Joel Sternfeld Colour Photographs 1977 – 1988 exhibition at Beetles and Huxley, London


Figure 1: Joel Sternfeld, Exhausted Renegade Elephant, Woodland, Washington, June 1979. 

In 1980, as Ronald Reagan was in the process of being elected president, Joel Sternfeld was embarking on one of the many road trips across America he had been making since being awarded a Guggenheim grant in 1978. “The reason I am showing this work now,” he says of his forthcoming exhibition, “is that I remember feeling similar fears back then as I do now. If anything, there is an even stronger sense of apocalypse in the air today.” (O’Hagan, 2017)

Joel Sternfeld was continuing the traditions of Walker Evans and Robert Franks in documenting American life but this time following William Eggleston and Stephen Shore in seeing the country in colour. What resulted from Sternfeld’s road trips was one of the most influential bodies of work American Prospects first exhibited at the Museum of Modern Art in 1987.

Beetles and Huxley describe how Sternfeld was, “photographing scenes rich with implied narrative, which were also distinct in their colour and composition… delicately balanced by subtle irony and humour.


Figure 2: Joel Sternfeld, McLean, Virgina, December 1978.  

McLean, Virginia, December 1978 shows this perfectly, a fire fighter shopping for a pumpkin at a farm market whilst a house on fire blazes in the background. The scene that Sternfeld had captured was a controlled training exercise, and a fire chief who was able to leave his post when the house was allowed to burn to the ground.” (Beetles and Huxley, 2017).

Along with many others I greatly admire Joel Sternfeld’s work and his ability to capture the beauty of the ordinary and everyday whilst adding that layer of complexity and often an implied narrative, foreseeing what seemed to be happening, behind the facade to America and it’s people.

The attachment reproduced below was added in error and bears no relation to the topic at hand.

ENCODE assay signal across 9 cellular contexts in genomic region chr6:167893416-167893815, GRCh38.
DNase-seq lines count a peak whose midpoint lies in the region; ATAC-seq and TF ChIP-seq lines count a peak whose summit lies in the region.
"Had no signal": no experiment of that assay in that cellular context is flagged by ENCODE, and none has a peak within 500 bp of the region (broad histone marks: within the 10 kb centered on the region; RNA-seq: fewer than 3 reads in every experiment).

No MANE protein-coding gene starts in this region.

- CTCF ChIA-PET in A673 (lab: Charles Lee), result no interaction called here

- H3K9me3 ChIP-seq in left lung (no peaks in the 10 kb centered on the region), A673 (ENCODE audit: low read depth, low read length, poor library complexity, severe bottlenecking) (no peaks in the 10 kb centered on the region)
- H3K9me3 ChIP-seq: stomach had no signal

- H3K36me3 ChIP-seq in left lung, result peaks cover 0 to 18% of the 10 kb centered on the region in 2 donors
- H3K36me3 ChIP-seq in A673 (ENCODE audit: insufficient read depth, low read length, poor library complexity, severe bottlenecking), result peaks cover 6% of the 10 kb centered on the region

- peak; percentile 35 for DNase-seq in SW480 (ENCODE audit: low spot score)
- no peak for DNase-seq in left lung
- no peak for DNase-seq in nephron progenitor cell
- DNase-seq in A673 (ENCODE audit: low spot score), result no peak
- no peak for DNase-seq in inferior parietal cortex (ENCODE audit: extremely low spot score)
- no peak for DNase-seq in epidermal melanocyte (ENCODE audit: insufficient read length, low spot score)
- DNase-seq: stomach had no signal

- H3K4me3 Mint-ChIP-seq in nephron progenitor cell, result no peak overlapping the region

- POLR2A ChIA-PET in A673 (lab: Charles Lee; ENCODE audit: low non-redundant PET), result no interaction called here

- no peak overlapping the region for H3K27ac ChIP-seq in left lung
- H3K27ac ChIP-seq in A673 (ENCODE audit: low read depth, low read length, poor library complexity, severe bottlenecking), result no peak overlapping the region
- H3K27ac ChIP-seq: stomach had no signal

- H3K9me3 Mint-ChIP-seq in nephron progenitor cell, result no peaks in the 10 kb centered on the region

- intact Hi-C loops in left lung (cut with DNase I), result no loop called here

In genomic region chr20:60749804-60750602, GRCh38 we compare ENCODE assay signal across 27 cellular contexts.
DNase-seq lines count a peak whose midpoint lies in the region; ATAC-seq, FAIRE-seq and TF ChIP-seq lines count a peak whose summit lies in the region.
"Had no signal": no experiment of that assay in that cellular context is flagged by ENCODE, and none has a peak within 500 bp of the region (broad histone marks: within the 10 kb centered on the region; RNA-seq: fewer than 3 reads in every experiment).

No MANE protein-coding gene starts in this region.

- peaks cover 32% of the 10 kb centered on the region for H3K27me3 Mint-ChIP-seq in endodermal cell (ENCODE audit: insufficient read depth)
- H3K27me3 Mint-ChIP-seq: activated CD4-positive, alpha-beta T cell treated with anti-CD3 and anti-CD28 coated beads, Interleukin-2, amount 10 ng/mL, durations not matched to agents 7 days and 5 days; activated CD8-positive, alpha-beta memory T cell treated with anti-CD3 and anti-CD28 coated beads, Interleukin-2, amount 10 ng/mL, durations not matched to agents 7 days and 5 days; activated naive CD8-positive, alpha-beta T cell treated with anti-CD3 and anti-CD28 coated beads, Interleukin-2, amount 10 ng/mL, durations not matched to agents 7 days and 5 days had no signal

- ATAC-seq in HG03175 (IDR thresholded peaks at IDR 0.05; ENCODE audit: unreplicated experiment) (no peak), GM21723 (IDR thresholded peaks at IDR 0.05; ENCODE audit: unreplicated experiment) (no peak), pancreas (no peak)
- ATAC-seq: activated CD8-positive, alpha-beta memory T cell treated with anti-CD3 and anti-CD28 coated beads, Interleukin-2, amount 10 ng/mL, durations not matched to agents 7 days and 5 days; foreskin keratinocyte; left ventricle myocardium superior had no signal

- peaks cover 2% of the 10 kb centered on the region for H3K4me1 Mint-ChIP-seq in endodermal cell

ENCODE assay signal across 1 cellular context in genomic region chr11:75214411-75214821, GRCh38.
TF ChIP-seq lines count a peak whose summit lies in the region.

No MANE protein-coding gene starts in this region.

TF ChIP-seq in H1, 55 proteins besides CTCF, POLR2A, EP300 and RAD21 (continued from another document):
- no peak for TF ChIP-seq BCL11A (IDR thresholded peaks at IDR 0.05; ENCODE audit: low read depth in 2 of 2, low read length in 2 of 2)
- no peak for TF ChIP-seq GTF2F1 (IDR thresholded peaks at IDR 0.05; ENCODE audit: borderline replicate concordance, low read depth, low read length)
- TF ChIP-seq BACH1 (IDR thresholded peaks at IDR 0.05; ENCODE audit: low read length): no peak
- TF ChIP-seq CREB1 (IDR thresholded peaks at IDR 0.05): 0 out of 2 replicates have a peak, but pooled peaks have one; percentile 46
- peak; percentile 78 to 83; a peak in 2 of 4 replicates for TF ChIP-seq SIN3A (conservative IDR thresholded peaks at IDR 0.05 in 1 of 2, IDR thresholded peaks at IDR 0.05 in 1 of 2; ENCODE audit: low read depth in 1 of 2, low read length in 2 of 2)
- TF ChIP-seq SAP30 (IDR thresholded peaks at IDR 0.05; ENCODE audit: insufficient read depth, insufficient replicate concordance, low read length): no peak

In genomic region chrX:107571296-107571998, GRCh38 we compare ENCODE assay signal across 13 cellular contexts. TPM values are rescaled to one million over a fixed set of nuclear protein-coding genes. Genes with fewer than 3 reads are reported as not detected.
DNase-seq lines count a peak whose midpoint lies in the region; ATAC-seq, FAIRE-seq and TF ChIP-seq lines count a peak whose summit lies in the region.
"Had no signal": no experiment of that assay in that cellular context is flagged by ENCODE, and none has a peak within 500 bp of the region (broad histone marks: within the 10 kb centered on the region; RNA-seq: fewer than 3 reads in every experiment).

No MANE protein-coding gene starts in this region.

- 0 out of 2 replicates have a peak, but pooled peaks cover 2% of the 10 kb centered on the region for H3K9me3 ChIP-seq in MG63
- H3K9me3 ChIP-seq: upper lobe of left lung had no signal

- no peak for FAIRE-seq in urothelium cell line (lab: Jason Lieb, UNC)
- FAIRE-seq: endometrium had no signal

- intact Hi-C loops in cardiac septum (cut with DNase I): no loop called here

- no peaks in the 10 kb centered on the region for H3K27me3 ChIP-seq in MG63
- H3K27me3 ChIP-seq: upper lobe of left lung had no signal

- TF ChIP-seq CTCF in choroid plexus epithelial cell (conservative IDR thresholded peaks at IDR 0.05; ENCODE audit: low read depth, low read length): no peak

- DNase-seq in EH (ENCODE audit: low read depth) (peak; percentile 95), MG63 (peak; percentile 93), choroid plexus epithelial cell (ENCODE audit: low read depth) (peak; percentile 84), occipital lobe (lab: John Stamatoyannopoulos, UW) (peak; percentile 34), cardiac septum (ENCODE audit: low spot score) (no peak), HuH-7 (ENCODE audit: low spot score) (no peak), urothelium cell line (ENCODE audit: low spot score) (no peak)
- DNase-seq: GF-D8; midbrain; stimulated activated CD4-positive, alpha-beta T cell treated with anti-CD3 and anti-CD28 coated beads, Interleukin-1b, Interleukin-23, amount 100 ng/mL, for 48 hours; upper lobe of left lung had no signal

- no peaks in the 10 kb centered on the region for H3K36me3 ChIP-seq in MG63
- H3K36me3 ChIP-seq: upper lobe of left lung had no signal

Figure 3: Wet ‘N’ Wild Aquatic Theme Park, Orlando, Florida, September 1980.

I just love the cinematic style and presence of his composition, the forensic detail throughout the scene, the saturated colour, the bright skies and the whole familiarity thing yet strange peculiarity of the scenes is just fantastic. Sternfeld called the underlying theme of his work as “The utopian vision of America contrasted with the dystopian one.”

I felt that these prints were works of art that completely encapsulates the twentieth century; through the ubiquity and ambiguity of photography, the distanced familiarity, obsession and spread of American culture, the strange authenticities and ordinariness of the everyday that always seem to hint at a deep lying disappointment over ambitious and failed aspirations.

I have a deep respect for the work of the American colour photographers, Joel Sternfeld and his influences, Stephen Shore, William Eggleston and they offer so many classic lessons to students of photographic art.

Joel Sternfeld I feel took his work to another level by developing those complex ambiguous narratives of America and Americans within what seem to be vast compositions that now seem so familiar in TV, cinema and media. Really brilliant work.


O’Hagan, S. (2017) The drifter: Joel Sternfeld on his sly glimpse of wild America – Seen from the endless highway. In: The Guardian [online] At: (accessed 20 February 2017)

Images – All taken from The Guardian [online] At: (accessed 20 February 2017)

Figure 1: Exhausted Renegade Elephant, Woodland, Washington, June 1978.

Figure 2: McLean, Virgina, December 1978.

Figure 3: Wet ‘N’ Wild Aquatic Theme Park, Orlando, Florida, September 1980.

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